Employees are entitled to protection of their personal data. Due to being dependent on the employer, it is even more essential to consider whether it is necessary to collect certain personal data. What does the right to privacy of the employee entail at the introduction of camera surveillance, e-mail control, central employee data bases or the screening of candidates and employees? If a Works Council is in place, the right for it to provide advice or even a right to consent is often applicable.
Since 1 January 2016, it has become obligatory to report data breaches in the Netherlands: these are incidents whereby personal data have been released, affected, lost or have become accessible to unauthorised persons. This has not changed substantially with the introduction of the GDPR. A data breach which meets with certain criteria must be reported to the supervisory authority (the Personal Data Authority) and sometimes, also to the persons whose data this concerns. If it is not reported whereas reporting is mandatory, the organisation risks a substantial penalty. Keeping an internal manual in which it is determined when a data breach must be reported is a good remedy to prevent penalties.
Exchange of data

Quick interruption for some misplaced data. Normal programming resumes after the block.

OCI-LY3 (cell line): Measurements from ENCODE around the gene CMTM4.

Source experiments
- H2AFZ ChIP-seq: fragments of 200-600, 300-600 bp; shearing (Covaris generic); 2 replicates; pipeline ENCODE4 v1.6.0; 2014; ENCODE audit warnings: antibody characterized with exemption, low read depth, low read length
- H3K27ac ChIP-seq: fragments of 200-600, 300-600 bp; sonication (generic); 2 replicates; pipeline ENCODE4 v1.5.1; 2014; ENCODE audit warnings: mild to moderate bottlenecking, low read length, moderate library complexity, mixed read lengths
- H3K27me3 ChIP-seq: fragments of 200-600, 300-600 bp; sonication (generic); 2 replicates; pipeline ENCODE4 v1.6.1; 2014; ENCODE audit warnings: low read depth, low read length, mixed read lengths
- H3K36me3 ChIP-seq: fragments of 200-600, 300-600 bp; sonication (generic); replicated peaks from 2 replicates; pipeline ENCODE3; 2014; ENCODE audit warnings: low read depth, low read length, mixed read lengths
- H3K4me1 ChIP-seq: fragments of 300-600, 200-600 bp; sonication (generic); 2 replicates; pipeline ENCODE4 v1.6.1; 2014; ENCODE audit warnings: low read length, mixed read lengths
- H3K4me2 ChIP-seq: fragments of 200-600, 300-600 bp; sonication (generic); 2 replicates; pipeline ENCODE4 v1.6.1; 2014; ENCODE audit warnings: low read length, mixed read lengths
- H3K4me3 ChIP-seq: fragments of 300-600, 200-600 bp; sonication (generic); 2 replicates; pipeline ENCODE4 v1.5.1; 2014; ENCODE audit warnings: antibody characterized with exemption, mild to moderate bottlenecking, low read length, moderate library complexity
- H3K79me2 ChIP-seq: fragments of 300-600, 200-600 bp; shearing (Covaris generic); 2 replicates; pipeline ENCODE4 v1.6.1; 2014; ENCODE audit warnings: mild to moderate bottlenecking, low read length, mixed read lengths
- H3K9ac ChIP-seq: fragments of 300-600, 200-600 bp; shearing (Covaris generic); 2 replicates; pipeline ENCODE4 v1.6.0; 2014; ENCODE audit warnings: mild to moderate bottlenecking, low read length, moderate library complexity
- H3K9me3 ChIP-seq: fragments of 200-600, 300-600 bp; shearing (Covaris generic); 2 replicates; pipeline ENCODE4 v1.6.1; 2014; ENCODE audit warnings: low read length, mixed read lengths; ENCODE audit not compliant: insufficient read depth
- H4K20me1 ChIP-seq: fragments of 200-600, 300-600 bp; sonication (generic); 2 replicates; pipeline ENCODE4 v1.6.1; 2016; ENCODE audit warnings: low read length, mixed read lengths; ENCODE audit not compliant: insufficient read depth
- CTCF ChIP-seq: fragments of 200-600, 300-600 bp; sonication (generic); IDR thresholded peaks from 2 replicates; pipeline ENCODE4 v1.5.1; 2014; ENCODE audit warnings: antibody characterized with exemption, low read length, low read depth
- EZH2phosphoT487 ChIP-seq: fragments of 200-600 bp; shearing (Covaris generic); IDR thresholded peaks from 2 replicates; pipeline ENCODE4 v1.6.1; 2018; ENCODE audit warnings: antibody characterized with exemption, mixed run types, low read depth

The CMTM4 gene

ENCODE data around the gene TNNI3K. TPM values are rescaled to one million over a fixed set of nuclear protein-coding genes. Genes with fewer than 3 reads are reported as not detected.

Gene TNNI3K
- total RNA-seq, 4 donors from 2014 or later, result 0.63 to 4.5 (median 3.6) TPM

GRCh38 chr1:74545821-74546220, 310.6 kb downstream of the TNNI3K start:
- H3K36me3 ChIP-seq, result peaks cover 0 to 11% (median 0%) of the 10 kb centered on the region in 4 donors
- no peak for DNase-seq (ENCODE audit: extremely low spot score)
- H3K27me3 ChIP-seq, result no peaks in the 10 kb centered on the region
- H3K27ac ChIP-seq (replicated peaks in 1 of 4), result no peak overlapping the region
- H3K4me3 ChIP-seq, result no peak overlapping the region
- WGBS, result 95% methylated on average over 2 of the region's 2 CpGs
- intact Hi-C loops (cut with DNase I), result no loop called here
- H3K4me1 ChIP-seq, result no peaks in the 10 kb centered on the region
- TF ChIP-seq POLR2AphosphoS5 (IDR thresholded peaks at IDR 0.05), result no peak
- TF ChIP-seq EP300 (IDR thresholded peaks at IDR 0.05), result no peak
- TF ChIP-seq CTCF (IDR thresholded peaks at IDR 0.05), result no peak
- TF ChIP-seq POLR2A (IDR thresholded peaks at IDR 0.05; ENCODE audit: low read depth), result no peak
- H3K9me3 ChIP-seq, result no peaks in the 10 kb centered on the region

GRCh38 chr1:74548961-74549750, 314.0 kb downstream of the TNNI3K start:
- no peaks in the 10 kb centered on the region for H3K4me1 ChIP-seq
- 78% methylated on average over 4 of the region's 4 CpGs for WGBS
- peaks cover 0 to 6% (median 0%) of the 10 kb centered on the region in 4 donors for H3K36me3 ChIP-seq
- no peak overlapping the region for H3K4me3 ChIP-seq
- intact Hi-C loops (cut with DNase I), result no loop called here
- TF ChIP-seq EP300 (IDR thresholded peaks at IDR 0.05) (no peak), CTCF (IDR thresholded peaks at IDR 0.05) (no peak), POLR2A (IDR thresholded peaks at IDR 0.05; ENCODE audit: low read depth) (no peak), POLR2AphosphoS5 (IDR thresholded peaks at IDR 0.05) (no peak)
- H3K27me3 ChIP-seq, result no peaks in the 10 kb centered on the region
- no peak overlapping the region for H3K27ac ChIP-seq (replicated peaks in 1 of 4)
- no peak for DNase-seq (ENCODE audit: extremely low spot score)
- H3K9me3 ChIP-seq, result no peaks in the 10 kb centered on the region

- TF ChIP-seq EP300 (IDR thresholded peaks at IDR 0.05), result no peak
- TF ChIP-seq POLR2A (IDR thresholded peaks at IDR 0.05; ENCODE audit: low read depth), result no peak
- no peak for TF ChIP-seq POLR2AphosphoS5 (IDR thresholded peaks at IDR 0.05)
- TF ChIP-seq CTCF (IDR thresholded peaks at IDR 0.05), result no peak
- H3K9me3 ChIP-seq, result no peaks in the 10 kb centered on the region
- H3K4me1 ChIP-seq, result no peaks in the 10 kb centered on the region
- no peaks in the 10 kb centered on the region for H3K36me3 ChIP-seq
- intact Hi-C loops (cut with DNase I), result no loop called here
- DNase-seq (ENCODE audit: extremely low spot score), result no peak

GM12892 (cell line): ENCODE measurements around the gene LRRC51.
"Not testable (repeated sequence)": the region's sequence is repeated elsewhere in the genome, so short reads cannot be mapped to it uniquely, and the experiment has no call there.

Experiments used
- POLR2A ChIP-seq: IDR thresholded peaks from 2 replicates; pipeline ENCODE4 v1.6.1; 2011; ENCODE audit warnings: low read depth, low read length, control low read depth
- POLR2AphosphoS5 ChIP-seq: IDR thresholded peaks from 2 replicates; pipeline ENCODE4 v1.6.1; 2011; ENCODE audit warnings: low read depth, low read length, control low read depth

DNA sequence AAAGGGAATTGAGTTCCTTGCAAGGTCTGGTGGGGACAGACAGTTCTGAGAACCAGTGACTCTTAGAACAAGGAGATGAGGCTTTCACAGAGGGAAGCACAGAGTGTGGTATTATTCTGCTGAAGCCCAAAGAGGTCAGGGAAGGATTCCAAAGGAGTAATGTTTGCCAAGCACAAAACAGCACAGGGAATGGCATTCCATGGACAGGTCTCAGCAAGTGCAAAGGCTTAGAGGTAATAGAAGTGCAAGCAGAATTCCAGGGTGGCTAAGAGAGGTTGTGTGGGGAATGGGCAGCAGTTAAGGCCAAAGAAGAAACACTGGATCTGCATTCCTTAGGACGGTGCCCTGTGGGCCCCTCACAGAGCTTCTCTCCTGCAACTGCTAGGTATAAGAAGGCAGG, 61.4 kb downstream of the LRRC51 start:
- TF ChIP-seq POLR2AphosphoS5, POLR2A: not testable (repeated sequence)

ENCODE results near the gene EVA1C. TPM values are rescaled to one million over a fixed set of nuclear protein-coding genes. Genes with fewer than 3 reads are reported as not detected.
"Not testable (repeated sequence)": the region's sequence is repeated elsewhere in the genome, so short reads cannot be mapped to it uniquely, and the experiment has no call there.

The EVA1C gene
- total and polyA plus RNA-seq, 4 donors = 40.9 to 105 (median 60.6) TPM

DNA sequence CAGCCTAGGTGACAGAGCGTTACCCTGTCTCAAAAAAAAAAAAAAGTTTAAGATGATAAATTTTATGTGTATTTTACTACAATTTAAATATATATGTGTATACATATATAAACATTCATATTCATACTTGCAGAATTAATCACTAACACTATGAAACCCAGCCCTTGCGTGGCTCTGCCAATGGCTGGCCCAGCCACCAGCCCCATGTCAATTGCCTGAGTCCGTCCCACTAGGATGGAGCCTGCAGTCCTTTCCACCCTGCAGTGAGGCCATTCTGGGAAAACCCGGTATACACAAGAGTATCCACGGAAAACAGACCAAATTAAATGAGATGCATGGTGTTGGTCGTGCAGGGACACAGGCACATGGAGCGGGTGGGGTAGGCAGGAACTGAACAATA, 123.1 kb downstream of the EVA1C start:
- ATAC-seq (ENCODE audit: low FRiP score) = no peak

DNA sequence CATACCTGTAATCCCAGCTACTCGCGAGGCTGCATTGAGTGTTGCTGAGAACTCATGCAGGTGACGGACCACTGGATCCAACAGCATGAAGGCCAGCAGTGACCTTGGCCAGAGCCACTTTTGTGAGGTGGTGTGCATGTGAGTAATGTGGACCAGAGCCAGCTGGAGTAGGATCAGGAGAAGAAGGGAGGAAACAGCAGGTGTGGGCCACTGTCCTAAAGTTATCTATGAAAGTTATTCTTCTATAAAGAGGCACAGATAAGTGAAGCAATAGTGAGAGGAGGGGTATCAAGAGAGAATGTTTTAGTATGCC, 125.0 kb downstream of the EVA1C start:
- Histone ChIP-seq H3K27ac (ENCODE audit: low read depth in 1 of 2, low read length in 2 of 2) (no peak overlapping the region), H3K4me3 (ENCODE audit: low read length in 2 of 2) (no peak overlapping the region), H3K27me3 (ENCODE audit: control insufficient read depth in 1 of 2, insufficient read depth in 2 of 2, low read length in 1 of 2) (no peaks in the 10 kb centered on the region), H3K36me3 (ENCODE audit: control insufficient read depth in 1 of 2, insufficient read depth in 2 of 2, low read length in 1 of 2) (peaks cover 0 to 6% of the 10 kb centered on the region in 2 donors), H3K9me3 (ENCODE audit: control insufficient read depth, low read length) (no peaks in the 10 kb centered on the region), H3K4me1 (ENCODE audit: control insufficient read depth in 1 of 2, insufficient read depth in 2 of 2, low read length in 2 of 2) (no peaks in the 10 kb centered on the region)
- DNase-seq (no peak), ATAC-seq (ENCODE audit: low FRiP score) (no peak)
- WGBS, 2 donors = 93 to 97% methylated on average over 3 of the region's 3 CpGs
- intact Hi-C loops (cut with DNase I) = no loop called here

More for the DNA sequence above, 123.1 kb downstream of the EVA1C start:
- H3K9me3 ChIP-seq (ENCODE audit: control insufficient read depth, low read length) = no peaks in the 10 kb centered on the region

It is sometimes necessary to exchange personal data with other parties, or if you have received an order to do so from a government authority. In order to follow the privacy rules, it is important to verify whether the exchange of the data is, in fact, in conformity with the statutory rules.
Privacy in the cloud
If personal data is placed ‘in the cloud’ – usually by making use of a Saas solution – then other privacy aspects play a role. Security is a point for attention, but also the control which the controller (verantwoordelijke partij) has over the data, what happens to them at termination of the contract and where the data are to be stored. Having this is take place, for example, outside of the European Economic Area (all EU countries including Norway, Iceland and Liechtenstein), is, in principle, not permitted.
Personal data may not, in principle, be transferred from the European Economic Area to a country outside of this area which does not apply a ‘suitable level of protection’. It is assumed that some countries do apply a suitable level of protection, and that others do not. It must then be examined whether a legislative exemption can be invoked. Another mechanism for transfer may also be possible, such as the concluding of model agreements.
Direct marketing, online privacy
Specific rules apply to the use of e-mail addresses and telephone numbers for the sending of commercial messages. Usually, an ‘opt-in’ is necessary, but sometimes an ‘opt-out’ will suffice for, for example, commercial messages for similar services or products. In addition, privacy is increasingly becoming an important point of attention in the online processing of personal data. What data may be requested of users of apps and websites and what rules apply to this? How do you inform the app and website users? Do you accept cookies and, if so, must permission be requested? The specialists at Legaltree can assist you in such matters.
Here below is a list of the partners who are specialised in privacy law: